I will never forget my first experience taking my kids to the theatre, as an arts journalist who thought I had seen it all after watching a few hundred stage productions.
My son, who had just turned two, bawled in fright the minute the house lights went down at the start of The Nightingale, an original production for young 'uns by Singapore Repertory Theatre's The Little Company. He would not stop despite our hushing, so my husband had to whisk him out of the theatre, where they sat out the entire performance.
On the other hand, my four-year- old daughter sat in rapt attention as the story - of a spoilt young emperor of China who would not set his pet nightingale free - unfurled in song, dance and animated dialogue, on a vivid stage set with a rotating red throne that resembled a gilded cage.
I saw the production through her eyes and it was like experiencing the magic of theatre anew; from her gasp of wonderment at how a simple crystal globe suspended from the ceiling could create spinning patterns of light all around the theatre, to her delight at seeing a puppet nightingale "fly" from one end of the auditorium to the other.
That was last year and since then, Erica has watched numerous English- and Chinese-language productions tailored for young children, from blockbuster live shows of TV favourites Peppa Pig and Hi-5 in 1,500-seat venues, to cosier puppetry-based works by Canada's Mermaid Theatre and Singapore's Paper Monkey Theatre.
As for my son, Myles, the usually fearless, rambunctious three-year-old still freaks out when the auditorium goes dark.
We are keeping him away from the theatre - or cinema for that matter - until he shakes off this phobia.
For Erica, these afternoons or evenings spent watching performances are an adventure of sorts. At a time when children are either glued to digital devices or drowning in homework - Erica as a kindergartener is already bringing back worksheets in mathematics, English and Chinese despite not quite knowing yet how to read - watching a production is a stress-free experience for both parent and child that makes languages come alive and lets the imagination soar.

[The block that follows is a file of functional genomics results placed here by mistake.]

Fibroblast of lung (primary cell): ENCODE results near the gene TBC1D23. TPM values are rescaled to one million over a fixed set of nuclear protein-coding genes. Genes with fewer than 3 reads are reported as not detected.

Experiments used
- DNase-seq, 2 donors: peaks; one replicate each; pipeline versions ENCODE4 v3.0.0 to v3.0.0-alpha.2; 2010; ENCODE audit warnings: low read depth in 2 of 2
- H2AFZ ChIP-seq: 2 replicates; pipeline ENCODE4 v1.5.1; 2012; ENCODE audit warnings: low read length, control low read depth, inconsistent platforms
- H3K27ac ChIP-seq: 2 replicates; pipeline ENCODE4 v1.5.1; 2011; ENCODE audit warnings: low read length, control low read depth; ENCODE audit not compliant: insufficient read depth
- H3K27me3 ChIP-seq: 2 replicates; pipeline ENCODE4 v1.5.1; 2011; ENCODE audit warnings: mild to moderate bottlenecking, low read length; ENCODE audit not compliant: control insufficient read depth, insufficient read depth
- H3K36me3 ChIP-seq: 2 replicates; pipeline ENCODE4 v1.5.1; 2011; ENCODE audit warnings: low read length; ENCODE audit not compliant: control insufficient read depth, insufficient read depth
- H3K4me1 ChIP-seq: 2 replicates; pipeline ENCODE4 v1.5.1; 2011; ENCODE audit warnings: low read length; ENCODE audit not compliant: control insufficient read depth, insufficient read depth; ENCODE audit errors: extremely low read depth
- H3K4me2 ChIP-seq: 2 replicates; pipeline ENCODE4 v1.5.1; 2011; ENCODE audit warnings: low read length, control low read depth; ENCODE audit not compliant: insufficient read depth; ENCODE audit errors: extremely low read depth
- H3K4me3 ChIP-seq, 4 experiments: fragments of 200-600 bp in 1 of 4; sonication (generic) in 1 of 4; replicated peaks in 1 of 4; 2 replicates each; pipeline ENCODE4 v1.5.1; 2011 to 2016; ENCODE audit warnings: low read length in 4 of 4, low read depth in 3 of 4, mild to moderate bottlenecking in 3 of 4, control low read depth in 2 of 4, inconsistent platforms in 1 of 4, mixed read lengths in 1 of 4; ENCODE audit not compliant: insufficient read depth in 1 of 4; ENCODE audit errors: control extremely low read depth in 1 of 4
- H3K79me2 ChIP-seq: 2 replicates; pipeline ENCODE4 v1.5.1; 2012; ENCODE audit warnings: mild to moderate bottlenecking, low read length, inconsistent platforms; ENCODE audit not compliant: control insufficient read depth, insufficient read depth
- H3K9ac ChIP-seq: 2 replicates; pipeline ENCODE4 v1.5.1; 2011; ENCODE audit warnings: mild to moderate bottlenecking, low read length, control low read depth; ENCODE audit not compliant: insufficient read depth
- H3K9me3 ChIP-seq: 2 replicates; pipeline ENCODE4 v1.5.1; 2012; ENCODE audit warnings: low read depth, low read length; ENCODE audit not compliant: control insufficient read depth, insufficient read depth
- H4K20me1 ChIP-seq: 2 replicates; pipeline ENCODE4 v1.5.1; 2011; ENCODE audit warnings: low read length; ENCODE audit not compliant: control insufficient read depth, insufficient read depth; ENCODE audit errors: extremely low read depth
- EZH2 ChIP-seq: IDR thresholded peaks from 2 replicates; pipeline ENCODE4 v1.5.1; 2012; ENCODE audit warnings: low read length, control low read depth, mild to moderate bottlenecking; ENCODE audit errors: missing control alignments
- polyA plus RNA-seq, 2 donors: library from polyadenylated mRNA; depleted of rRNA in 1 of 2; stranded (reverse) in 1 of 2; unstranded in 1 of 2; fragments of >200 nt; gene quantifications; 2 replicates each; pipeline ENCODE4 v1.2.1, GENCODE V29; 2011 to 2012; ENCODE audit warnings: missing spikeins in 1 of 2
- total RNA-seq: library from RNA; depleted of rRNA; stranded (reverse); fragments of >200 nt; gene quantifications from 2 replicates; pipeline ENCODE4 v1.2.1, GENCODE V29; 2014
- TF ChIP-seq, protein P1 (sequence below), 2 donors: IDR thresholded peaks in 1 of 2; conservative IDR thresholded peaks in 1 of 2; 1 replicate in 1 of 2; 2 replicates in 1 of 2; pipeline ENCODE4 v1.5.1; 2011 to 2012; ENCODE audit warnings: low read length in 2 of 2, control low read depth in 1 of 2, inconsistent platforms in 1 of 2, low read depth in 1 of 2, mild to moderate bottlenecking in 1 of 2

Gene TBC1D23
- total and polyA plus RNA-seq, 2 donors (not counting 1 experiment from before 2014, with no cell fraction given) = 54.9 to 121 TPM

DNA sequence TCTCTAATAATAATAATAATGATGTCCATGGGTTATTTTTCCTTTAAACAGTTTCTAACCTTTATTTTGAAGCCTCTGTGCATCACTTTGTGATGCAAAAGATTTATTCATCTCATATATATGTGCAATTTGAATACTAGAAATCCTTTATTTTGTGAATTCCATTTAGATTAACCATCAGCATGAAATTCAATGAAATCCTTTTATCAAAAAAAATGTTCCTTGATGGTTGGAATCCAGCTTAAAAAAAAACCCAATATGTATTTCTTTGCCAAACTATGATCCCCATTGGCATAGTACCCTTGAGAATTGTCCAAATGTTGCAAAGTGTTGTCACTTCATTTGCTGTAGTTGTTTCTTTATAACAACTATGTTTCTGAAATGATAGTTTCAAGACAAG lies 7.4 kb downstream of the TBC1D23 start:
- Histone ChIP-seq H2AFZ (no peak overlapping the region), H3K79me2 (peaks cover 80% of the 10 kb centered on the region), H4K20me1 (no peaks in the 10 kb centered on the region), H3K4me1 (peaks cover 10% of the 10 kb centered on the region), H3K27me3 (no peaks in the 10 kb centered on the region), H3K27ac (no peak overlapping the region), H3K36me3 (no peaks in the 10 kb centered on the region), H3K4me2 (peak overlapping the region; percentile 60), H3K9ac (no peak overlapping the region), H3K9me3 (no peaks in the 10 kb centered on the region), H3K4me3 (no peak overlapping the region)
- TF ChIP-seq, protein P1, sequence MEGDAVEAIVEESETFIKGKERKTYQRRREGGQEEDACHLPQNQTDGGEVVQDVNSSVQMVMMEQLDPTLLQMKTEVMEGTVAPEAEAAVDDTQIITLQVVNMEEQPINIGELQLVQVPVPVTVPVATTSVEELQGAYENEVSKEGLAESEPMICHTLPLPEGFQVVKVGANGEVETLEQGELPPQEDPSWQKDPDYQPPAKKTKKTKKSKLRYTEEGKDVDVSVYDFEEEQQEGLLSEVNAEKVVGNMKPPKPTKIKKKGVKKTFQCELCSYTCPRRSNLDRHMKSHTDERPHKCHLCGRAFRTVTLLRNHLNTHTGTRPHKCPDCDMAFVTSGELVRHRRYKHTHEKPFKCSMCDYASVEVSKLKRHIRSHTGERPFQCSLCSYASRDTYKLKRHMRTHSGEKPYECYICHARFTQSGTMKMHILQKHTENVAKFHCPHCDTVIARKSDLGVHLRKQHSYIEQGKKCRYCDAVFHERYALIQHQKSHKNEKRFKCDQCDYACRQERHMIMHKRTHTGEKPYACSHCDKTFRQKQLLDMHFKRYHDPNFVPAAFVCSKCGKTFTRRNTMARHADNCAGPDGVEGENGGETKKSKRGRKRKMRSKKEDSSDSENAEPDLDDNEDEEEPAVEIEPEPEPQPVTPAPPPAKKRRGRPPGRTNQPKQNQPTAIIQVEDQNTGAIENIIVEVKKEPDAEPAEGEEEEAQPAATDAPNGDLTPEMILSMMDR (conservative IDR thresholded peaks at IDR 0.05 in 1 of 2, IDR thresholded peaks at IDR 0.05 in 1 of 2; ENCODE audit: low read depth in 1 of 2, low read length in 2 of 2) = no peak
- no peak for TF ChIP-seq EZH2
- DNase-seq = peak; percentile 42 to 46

As arts editor of this newspaper, I am pleased to have played a role in starting a Best Production for the Young award which will be given out from next year at the annual M1-The Straits Times Life Theatre Awards, thanks to the support of the National Arts Council.
There are now an average of eight to 15 productions every year, made by professional Singapore theatre companies for audiences aged two to 12. While mostly in English, there are also a growing number of Mandarin and Malay productions. Key players include I Theatre, The Little Company, Theatre Practice, Paper Monkey Theatre and the Esplanade - the arts centre commissions a few original works for children all year round.
Amid all this activity, standards vary and there is a need for practitioners to think through what makes an effective and engaging production for the young. Children's theatre worldwide can be extremely formulaic, with companies opting to adapt popular picture books or TV series for the stage because it is the surest way to reel in audiences, as British playwright and children's theatre stalwart Mike Kenny lamented in The Guardian newspaper a few years ago.
It was Kenny, together with Singaporean composer Ruth Ling, British director Kate Golledge and an all-Singaporean cast, who made The Nightingale that we saw such a zippy, stirring affair.
The new Best Production for the Young award, judged by a group of drama educators and journalists, aims to confer recognition on professionals in this sector, and give it a boost in originality and standards.
There is a lot of potential for groundbreaking work. For example, Paper Monkey Theatre has an infectious love for and expertise in traditional Asian puppetry forms, as its recent production of Journey West: Web Of Deceit demonstrated. But the adaptation of an excerpt from the Chinese literary epic Journey
To The West packed in too much and felt too dense for a young audience. The company's challenge is to find the right scripts and storytelling style with which the puppets and puppeteers can take flight.
An award, however, will not solve the biggest problem in making children's productions more accessible - the exorbitant cost of theatre tickets for a family with more than one kid.
In general, ticket prices are either the same for adults and children, or only slightly lower for children under 12. For a family of four, this means paying anything from $80 to $300 depending on the venue and where you are seated.
If you try to save costs by buying the cheap seats, you will find as I have, that squinting at a row of tiny, dancing figures is off-putting for your children, and they will lose interest from the get go.
While there are significant discounts for school groups buying tickets, arts companies, sponsors and policymakers should seriously consider subsidising tickets for young children. This would encourage more families to go to the theatre and get more kids interested in live performances.
How sad it would be if this generation of digital natives could only laugh or feel at one remove through a screen, not realising the enormous potential for creativity and artistry in the people and objects around them, including themselves.
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